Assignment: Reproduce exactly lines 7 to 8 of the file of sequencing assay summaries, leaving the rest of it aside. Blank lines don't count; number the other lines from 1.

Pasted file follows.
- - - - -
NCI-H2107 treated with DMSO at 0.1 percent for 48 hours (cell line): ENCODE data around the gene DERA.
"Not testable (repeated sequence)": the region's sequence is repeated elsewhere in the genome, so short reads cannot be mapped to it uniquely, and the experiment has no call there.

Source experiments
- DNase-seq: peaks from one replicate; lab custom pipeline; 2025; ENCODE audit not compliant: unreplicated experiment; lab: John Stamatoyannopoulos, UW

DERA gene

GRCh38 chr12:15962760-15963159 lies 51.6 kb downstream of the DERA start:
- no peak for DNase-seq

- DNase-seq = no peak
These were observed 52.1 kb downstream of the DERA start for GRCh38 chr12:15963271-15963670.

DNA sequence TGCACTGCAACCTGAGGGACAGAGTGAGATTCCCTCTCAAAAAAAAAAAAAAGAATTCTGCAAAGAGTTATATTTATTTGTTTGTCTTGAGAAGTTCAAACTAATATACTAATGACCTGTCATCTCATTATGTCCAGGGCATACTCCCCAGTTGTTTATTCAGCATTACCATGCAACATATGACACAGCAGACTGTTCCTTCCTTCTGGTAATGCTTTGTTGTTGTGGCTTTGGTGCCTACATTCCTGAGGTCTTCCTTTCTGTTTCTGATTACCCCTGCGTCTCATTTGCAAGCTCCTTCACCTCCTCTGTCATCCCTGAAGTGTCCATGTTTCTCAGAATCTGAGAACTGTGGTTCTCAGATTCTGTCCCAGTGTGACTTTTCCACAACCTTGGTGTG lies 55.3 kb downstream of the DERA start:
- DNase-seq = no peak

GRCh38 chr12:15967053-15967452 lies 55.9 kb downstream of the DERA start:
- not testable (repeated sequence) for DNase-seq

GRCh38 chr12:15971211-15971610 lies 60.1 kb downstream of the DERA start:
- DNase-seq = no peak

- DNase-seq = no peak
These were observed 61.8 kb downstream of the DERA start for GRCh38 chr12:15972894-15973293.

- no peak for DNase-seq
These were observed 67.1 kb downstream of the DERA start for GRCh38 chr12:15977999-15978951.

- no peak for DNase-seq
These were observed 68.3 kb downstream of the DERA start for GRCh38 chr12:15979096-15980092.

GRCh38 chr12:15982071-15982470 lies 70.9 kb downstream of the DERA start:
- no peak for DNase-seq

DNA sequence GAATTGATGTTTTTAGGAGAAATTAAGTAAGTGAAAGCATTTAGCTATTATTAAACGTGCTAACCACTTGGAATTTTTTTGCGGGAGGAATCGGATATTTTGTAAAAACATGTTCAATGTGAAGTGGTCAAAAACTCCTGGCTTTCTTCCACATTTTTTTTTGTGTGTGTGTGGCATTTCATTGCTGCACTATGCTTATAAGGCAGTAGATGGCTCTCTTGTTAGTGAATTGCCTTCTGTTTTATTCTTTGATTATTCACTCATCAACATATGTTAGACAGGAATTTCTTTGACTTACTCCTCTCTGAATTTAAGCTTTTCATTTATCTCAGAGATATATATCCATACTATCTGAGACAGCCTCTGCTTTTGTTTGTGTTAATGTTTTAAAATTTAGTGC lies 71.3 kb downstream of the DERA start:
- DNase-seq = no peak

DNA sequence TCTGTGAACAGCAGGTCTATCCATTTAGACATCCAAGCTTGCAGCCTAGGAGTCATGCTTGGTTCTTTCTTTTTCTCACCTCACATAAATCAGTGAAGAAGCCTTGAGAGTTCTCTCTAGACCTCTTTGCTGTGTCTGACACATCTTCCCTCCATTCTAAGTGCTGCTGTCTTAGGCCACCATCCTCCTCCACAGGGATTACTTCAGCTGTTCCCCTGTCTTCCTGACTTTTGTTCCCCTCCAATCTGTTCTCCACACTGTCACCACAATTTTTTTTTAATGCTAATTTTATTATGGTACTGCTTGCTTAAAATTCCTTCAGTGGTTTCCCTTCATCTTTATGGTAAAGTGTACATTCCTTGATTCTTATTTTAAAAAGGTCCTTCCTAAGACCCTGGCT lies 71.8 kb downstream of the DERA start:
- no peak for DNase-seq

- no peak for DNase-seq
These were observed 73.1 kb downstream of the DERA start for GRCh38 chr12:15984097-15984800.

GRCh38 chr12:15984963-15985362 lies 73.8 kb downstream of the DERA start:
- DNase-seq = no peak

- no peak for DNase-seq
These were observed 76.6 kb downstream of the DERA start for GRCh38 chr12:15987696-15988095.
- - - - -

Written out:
- no peak for DNase-seq

- DNase-seq = no peak